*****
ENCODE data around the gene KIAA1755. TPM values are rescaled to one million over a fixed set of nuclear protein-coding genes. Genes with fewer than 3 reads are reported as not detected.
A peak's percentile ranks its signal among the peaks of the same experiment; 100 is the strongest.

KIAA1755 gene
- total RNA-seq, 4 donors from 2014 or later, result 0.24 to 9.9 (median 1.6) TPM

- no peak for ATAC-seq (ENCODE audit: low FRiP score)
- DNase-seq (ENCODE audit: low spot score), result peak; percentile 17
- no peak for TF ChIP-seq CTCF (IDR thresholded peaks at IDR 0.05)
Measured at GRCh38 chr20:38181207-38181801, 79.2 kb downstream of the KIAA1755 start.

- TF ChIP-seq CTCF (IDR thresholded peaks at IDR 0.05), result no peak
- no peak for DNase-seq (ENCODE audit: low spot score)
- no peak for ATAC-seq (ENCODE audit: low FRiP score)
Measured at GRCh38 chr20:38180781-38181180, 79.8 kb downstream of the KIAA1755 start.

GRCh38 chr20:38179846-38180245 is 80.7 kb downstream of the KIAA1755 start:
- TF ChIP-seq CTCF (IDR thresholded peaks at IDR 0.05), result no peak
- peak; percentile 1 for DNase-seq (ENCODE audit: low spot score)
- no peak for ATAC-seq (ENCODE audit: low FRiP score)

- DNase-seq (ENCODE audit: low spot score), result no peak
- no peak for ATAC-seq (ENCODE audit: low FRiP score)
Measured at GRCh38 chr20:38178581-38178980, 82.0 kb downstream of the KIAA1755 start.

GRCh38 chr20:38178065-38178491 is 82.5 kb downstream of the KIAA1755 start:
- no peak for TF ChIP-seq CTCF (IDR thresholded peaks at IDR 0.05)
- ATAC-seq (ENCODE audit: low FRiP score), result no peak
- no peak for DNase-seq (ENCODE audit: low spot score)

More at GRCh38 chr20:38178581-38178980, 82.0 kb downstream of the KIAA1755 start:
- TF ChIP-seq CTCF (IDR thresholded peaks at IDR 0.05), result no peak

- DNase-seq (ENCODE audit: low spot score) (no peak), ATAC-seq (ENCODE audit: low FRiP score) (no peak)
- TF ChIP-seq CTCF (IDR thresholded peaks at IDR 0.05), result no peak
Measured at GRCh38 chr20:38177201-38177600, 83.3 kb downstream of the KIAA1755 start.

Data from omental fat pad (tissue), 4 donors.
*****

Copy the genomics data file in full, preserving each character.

ENCODE data around the gene KIAA1755. TPM values are rescaled to one million over a fixed set of nuclear protein-coding genes. Genes with fewer than 3 reads are reported as not detected.
A peak's percentile ranks its signal among the peaks of the same experiment; 100 is the strongest.

KIAA1755 gene
- total RNA-seq, 4 donors from 2014 or later, result 0.24 to 9.9 (median 1.6) TPM

- no peak for ATAC-seq (ENCODE audit: low FRiP score)
- DNase-seq (ENCODE audit: low spot score), result peak; percentile 17
- no peak for TF ChIP-seq CTCF (IDR thresholded peaks at IDR 0.05)
Measured at GRCh38 chr20:38181207-38181801, 79.2 kb downstream of the KIAA1755 start.

- TF ChIP-seq CTCF (IDR thresholded peaks at IDR 0.05), result no peak
- no peak for DNase-seq (ENCODE audit: low spot score)
- no peak for ATAC-seq (ENCODE audit: low FRiP score)
Measured at GRCh38 chr20:38180781-38181180, 79.8 kb downstream of the KIAA1755 start.

GRCh38 chr20:38179846-38180245 is 80.7 kb downstream of the KIAA1755 start:
- TF ChIP-seq CTCF (IDR thresholded peaks at IDR 0.05), result no peak
- peak; percentile 1 for DNase-seq (ENCODE audit: low spot score)
- no peak for ATAC-seq (ENCODE audit: low FRiP score)

- DNase-seq (ENCODE audit: low spot score), result no peak
- no peak for ATAC-seq (ENCODE audit: low FRiP score)
Measured at GRCh38 chr20:38178581-38178980, 82.0 kb downstream of the KIAA1755 start.

GRCh38 chr20:38178065-38178491 is 82.5 kb downstream of the KIAA1755 start:
- no peak for TF ChIP-seq CTCF (IDR thresholded peaks at IDR 0.05)
- ATAC-seq (ENCODE audit: low FRiP score), result no peak
- no peak for DNase-seq (ENCODE audit: low spot score)

More at GRCh38 chr20:38178581-38178980, 82.0 kb downstream of the KIAA1755 start:
- TF ChIP-seq CTCF (IDR thresholded peaks at IDR 0.05), result no peak

- DNase-seq (ENCODE audit: low spot score) (no peak), ATAC-seq (ENCODE audit: low FRiP score) (no peak)
- TF ChIP-seq CTCF (IDR thresholded peaks at IDR 0.05), result no peak
Measured at GRCh38 chr20:38177201-38177600, 83.3 kb downstream of the KIAA1755 start.

Data from omental fat pad (tissue), 4 donors.